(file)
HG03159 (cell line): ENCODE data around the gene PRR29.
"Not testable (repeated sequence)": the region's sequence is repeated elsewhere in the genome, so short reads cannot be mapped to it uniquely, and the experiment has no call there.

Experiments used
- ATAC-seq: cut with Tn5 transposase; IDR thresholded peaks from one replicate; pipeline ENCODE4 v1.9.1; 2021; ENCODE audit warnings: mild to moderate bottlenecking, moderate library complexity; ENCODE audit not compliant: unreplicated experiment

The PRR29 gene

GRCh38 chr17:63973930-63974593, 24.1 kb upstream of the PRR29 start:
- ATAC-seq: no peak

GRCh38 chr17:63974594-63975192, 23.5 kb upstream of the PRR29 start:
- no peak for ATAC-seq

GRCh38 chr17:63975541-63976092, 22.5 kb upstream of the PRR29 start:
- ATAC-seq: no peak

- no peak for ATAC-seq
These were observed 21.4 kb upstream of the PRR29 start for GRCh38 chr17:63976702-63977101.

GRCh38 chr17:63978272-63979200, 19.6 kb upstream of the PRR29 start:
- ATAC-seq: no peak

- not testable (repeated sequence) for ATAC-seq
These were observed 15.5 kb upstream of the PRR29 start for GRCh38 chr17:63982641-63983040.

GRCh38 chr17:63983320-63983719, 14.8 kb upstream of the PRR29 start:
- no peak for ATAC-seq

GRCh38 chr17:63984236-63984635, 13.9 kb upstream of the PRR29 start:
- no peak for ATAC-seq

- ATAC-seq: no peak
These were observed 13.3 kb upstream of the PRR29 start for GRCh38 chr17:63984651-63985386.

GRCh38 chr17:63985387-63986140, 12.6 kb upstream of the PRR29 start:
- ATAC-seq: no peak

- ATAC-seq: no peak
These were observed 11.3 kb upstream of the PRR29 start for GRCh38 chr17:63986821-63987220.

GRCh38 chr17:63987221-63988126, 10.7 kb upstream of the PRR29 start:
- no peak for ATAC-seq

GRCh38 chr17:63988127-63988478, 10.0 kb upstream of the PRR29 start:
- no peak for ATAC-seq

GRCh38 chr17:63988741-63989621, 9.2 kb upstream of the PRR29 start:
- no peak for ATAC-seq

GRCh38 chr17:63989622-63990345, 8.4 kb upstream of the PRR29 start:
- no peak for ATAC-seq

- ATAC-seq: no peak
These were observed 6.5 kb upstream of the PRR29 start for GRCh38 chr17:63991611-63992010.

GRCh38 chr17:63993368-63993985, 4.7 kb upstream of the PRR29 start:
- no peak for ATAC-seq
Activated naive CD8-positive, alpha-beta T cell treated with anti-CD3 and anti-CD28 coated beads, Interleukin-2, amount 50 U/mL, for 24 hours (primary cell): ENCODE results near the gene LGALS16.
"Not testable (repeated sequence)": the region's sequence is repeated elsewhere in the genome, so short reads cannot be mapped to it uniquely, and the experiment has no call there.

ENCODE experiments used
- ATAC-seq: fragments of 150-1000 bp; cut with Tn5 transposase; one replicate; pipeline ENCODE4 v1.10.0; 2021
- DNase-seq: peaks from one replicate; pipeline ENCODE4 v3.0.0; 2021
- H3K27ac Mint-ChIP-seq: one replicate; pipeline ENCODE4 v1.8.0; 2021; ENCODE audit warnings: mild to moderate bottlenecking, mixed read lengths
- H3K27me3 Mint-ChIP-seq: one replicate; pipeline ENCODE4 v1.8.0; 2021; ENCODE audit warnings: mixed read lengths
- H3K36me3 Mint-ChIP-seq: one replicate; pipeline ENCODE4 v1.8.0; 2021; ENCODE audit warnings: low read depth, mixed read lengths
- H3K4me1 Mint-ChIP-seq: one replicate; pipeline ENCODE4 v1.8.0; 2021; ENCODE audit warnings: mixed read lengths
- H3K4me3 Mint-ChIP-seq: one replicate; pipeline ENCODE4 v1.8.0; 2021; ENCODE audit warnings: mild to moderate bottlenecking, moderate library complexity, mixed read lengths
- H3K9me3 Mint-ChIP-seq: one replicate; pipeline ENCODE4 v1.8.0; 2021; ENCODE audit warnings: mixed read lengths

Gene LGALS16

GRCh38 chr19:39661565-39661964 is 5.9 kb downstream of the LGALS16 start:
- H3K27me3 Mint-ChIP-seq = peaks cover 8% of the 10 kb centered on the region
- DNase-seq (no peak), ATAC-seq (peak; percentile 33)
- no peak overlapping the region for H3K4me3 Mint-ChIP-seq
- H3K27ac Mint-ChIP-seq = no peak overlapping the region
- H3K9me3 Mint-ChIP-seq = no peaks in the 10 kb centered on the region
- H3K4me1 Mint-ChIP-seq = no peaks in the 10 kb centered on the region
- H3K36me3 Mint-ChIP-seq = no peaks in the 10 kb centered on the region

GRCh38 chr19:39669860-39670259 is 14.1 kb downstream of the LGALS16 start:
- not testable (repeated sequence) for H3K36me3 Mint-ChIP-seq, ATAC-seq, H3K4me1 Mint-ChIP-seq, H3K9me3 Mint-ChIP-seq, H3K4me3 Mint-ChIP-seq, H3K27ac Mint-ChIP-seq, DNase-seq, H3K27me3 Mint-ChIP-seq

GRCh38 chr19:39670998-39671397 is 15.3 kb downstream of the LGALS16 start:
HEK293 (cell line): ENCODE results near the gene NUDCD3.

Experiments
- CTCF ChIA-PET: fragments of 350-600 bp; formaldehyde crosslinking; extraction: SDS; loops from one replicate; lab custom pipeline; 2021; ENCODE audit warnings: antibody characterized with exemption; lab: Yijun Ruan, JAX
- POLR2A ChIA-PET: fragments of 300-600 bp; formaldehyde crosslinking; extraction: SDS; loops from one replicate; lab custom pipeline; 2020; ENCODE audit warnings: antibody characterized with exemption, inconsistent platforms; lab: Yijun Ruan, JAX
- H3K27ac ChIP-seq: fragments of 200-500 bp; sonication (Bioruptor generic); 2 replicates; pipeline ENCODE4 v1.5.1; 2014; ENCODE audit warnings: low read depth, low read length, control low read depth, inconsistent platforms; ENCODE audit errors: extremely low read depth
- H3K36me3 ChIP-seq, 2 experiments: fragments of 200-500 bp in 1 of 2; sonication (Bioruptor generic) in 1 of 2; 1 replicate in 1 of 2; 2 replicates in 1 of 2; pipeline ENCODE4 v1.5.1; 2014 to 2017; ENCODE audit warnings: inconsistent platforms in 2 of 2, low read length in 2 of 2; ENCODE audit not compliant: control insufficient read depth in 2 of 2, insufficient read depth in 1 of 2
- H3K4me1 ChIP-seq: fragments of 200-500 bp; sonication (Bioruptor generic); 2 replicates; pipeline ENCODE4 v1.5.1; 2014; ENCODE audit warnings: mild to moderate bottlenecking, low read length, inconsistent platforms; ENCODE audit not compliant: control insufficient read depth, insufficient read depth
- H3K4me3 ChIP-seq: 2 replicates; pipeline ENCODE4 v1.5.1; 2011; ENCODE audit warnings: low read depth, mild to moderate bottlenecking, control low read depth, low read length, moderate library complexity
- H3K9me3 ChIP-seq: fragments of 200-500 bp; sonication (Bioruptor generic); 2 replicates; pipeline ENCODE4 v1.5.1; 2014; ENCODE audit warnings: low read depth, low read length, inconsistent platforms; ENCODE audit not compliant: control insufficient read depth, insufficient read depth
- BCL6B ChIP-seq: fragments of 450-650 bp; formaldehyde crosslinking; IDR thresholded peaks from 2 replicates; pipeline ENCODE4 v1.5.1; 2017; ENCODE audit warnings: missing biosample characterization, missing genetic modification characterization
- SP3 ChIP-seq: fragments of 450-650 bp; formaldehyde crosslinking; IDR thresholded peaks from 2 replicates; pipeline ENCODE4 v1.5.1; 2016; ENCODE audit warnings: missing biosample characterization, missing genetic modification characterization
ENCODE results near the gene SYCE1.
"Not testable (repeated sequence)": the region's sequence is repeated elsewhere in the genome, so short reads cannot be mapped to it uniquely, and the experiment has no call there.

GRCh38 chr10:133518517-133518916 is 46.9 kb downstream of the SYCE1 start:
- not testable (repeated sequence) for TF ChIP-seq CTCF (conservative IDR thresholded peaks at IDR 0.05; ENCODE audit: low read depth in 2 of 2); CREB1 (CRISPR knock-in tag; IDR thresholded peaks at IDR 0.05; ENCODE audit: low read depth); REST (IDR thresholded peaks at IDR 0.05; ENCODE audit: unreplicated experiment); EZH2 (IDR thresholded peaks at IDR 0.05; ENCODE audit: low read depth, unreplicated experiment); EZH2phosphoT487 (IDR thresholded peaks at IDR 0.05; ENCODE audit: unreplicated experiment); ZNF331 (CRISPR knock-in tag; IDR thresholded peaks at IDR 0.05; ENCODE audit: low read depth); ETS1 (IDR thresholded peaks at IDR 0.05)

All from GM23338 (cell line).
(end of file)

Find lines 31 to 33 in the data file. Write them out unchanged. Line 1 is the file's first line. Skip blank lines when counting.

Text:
- no peak for ATAC-seq

GRCh38 chr17:63988741-63989621, 9.2 kb upstream of the PRR29 start:
- no peak for ATAC-seq